Former Sens stalwart Phillips to lead team’s new community foundation

Chris Phillips
Chris Phillips

The Ottawa Senators have turned to one of the most popular players in franchise history to be the face of their new charitable organization.

The NHL club unveiled its new Senators Community Foundation Wednesday morning, tapping former defenceman Chris Phillips to lead the group as its executive director. 

The new organization replaces the former Ottawa Senators Foundation, which officially ended its relationship with the NHL club at the end of July and now operates as the Ottawa-Gatineau Youth Foundation.

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The club said the Senators Community Foundation plans to support local organizations such as the Children’s Hospital of Eastern Ontario, Roger Neilson House and the Boys and Girls Clubs of Ottawa. 

In Phillips, the new organization believes it has a leader who will give it instant credibility. 

Affectionately known to Senators fans as “Big Rig,” the 6-foot-3 Alberta native suited up for nearly 1,200 games in an Ottawa uniform, gaining a reputation as a steady, stay-at-home defenceman on the ice and a tireless community ambassador off it.

Phillips and his wife Erin have become fixtures of the Ottawa charity scene, devoting time to more than 20 local organizations including Candlelighters Childhood Cancer Support Programs, CHEO and Movember Canada. When wildfires decimated Phillips’s hometown of Fort McMurray in 2016, the former NHLer was quick to rally to the devastated city’s cause.

“We are extremely proud to have Chris Phillips lead our foundation as he personifies what a community leader is all about,” Senators owner Eugene Melnyk said in a statement. 

“From being our first overall pick in 1996, to his 17 remarkable seasons that led to his jersey retirement earlier this year, he’s a natural fit for this role. His energy, enthusiasm and his community involvement will take our foundation to a whole new level.”

Big Rig Brewery owner

Phillips, who spent the past five years as the Senators’ director of community and business development and was one of the original owners of Ottawa’s Big Rig Brewery, thanked the club for giving him a “tremendous opportunity” to serve his adopted home.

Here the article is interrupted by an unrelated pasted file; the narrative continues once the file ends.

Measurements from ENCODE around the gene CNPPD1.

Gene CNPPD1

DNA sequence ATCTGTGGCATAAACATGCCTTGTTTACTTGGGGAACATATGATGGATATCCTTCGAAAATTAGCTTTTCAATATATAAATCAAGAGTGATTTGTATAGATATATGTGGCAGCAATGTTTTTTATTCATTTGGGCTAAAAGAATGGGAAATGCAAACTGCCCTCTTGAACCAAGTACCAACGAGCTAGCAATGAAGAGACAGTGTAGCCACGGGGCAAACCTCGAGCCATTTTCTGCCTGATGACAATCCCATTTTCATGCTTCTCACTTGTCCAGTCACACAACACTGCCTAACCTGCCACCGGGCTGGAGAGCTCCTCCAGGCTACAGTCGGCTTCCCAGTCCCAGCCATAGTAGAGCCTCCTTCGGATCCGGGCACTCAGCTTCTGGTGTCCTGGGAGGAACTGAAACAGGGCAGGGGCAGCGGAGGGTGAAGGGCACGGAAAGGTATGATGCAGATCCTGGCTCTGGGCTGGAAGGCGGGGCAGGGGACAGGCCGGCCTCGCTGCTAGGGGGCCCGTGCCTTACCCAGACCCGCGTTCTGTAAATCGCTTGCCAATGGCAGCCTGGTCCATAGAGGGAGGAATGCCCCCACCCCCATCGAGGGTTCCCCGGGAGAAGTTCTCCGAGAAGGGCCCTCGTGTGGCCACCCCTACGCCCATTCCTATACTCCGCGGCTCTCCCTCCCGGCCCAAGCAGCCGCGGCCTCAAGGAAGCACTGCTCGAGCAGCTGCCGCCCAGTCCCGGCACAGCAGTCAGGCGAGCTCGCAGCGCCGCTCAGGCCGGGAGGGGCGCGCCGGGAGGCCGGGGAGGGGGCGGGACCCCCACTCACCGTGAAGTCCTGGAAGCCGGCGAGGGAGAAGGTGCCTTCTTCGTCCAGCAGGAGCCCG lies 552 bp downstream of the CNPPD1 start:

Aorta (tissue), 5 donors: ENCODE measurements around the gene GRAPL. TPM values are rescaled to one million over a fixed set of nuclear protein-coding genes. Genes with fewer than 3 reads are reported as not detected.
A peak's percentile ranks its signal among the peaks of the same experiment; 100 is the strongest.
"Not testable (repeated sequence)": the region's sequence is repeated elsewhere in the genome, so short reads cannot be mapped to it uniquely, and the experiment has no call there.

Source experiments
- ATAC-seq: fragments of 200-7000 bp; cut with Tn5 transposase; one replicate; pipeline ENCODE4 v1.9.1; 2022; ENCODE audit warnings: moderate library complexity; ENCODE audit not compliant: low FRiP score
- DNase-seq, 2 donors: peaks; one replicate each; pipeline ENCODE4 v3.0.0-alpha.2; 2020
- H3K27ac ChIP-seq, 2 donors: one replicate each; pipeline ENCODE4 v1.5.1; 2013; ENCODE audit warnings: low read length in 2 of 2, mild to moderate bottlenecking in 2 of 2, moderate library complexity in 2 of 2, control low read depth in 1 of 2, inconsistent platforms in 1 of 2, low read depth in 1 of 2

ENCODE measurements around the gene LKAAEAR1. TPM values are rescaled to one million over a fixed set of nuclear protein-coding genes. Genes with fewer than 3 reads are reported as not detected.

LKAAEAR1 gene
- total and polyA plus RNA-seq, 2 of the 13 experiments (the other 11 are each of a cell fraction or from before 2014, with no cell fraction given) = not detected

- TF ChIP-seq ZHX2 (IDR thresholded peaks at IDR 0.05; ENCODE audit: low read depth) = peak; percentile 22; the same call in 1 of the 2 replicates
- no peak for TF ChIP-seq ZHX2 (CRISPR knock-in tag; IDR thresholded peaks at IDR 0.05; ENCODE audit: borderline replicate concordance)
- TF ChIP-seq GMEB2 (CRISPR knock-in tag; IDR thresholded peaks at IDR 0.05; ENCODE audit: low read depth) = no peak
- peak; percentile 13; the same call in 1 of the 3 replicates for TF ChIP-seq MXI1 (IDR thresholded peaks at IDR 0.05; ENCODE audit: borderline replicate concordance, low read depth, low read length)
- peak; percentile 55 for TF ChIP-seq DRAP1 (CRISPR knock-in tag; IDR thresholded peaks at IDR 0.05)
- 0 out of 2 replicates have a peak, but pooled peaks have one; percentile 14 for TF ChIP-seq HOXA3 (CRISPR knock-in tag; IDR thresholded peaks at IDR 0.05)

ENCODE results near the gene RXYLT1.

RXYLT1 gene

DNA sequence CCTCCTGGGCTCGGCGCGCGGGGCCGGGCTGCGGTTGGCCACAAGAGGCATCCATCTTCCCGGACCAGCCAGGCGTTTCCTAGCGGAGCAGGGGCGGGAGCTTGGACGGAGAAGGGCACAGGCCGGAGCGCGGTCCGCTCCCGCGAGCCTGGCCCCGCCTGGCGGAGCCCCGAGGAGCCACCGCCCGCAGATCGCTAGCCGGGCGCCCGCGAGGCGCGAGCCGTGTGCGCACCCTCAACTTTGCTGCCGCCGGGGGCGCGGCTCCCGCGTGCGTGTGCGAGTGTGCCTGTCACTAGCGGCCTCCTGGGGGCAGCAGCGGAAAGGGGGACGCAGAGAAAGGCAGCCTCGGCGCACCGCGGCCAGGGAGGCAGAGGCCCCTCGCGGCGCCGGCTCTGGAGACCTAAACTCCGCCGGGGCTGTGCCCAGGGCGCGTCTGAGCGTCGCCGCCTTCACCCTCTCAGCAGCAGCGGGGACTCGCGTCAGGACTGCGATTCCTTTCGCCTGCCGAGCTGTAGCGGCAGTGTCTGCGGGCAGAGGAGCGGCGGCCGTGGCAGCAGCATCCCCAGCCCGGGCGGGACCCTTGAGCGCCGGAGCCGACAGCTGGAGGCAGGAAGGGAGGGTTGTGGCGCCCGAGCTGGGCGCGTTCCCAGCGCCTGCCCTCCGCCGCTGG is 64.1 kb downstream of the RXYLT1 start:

“I’ve worked with many great community leaders and organizations over the years, and I look forward to continuing those relationships and developing new programs that will help those who are truly in need,” he said in a statement.

The new organization was launched in the wake of what appeared to be an acrimonious split between the Senators and the foundation that previously bore its name.    

The Senators Foundation announced in early June that its relationship with the NHL club would end this summer. The team said then it planned to launch a bidding process “to explore alternative options to further its philanthropic endeavours.”

The hockey club said it had informed the foundation months earlier that it would invite other organizations to submit proposals to partner with the Senators on philanthropic initiatives. According to the team, the foundation’s leadership group “protested and informed the Ottawa Senators they would not comply with an RFP process.”

The former Senators Foundation built a high profile in the Ottawa region, thanks to glitzy fundraisers such as the annual Sens Soir​ée and its work with endeavours such as Roger Neilson House, a hospice for pediatric palliative care at CHEO.

In the past five years alone, the foundation raised more than $31 million through direct donations, sponsorships, various events and sales of 50-50 tickets at Sens home games.

The organization also has strong ties to the capital’s business community, including through several high-profile board members such as chair Goldy Hyder, president and CEO of the Business Council of Canada, and vice-chair Ian Sherman, a partner in EY’s Ottawa office and the chair of the Ottawa Board of Trade.

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